In Amanda Strong’s work the idea of place is explored through a six-minute, stop-motion animation titled Ghosts. It’s a story about the plight of the wolf and the caribou that have been pushed out of their natural habitats, forcibly removed and facing extinction in parts of Canada. Amanda Strong states, “Ghost Caribou, Ghost Wolf and ancestors act as reminders of what exists in this world and provide lessons about honesty, humility and working for the people. In this short, stop-motion animation experiment time will freeze and warp. We see echoes from the past, but we remain steadfast in the present. The neighbourhood acts as both a settler compound and Indigenous space.”11
In Strong’s video decolonial politics are centralized through the shifting and changing notion of place with its central character embodying the past, present, and future and collapsing the binary oppositions between capitalism and community.12 By placing at its center a new type of protagonist, Ghosts’ indigenizes the urban screen by offering viewers images of place as a fluid and ever changing phenomenon.
As Steyerl suggests, when an image becomes a thing the myth of the hero crumbles.13 In Ghosts, we experience a new anti-hero, a non-binary, Indigenous specter, an unorthodox time traveler and shape-shifter that defies the laws of space and time, disobeys notions of capitalist ownership and refuses to put individualistic gain over the rights of the land.
The three commissioned artists in the MPCAS’s inaugural program consider the instability of place. For Burton, it is the coming together of gay desire and Indigeneity: a breaking down of the binary codes around sex and gender that disrupts hetronorativity in settler colonial culture. In Wong’s videos, he uses images of anti-Asian violence and re-imagines the Chinese characters as word plays that emphasize the role language itself has in destabilizing racial divides. Whereas, Ghosts’ illustrates the impacts of settler colonization on Indigenous people, the animals, the territory, and on spirituality. Strong’s animation destabilizes the notion of place as both static and one-dimensional and opens up space for multiple perspectives that extend post-colonial thought.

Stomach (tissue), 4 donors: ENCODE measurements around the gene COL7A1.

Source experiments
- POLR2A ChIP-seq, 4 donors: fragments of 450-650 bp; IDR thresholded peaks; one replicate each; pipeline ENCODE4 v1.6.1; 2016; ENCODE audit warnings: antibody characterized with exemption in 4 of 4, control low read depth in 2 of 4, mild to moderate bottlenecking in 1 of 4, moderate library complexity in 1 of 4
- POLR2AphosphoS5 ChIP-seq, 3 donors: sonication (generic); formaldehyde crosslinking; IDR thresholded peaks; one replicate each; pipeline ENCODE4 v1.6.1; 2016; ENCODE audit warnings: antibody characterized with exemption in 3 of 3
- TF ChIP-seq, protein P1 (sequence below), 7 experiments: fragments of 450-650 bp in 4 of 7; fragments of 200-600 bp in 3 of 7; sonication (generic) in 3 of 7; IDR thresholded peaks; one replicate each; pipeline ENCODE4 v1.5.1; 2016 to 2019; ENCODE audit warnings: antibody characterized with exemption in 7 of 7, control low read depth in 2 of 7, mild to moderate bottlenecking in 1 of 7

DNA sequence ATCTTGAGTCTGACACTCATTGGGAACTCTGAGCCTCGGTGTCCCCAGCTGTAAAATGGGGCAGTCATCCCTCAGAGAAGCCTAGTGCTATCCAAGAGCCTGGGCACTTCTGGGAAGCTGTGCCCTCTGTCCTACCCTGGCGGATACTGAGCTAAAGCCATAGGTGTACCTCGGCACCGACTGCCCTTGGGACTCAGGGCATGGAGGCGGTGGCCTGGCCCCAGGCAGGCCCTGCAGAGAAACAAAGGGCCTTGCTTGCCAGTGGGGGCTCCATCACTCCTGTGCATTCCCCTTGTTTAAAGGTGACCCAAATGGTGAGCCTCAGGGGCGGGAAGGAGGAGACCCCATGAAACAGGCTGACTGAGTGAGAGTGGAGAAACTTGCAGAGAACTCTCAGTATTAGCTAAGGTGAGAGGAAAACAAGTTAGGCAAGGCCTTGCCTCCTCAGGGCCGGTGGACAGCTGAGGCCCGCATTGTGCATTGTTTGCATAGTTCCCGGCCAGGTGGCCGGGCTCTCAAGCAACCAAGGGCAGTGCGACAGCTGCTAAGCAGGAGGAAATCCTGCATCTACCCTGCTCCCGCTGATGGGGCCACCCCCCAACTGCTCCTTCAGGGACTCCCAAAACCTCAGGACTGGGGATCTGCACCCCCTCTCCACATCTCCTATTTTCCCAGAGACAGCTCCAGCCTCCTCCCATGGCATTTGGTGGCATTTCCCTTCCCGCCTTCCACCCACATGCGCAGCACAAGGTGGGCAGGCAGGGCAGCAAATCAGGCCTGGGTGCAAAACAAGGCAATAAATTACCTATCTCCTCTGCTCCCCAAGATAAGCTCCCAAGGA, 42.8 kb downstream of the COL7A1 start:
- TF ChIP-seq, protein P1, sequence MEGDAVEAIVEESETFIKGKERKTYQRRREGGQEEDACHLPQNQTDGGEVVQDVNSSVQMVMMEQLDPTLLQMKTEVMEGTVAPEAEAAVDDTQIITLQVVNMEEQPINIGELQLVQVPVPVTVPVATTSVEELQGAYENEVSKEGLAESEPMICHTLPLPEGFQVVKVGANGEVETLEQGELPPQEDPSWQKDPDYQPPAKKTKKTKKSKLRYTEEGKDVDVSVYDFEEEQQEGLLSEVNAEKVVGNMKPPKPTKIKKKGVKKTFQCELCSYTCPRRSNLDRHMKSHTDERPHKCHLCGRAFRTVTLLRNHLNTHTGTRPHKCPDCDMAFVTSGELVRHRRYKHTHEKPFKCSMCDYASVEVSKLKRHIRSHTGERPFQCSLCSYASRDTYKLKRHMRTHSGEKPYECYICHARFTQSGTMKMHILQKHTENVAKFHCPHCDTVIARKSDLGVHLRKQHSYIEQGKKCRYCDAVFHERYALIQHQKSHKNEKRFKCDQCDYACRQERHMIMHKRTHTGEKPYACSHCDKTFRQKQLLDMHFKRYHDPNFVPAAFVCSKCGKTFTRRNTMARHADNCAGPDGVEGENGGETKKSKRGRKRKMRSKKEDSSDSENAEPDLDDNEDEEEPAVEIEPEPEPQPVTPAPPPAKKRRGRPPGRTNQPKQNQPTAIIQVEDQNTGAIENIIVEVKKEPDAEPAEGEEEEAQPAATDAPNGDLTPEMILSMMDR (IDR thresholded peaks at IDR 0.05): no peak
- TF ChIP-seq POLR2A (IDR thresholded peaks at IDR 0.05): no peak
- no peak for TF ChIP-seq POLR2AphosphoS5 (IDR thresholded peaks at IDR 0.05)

Placing an urban screen in the heart of a neighbourhood faced with the challenges of gentrification can be seen as an act of making space for the potential of media art and visual culture to inspire dialogue and foster healthy communities. To situate an art-only screen on a controversial condominium disrupts the consumer paradigm we so often associate with urban screen culture. The works of Burton, Wong, and Strong are effective in subverting the business-as-usual platform of the urban screen by making the Mount Pleasant Community Art Screen an important conduit for underrepresented perspectives and in making the invisible visible.
The three commissioned works, HOMe, CHINESE ONLY and Ghosts will be on view into 2021. The program PLACE screens throughout 2021 including seventeen new media works selected for the program including a recently commissioned work by Charlene Vickers, titled Cool Indians on Main Street. Vancouver artists Vickers and Neil Eustache are the co-founders of Cool Indians on Main Street benchin collective and they have invited several Indigenous artists to make an open-ended statements about Indigenous presence and the action of bench-sitting or “benchin.”14
MPCAS Hours: Sunday to Thursday: 9:00 AM to 9:30 PM & Friday and Saturday: 9:00 AM to 10:30 PM.
You can also follow the programming at http://www.mpcas.ca & https://grunt.ca/mount-pleasant-community-art-screen/.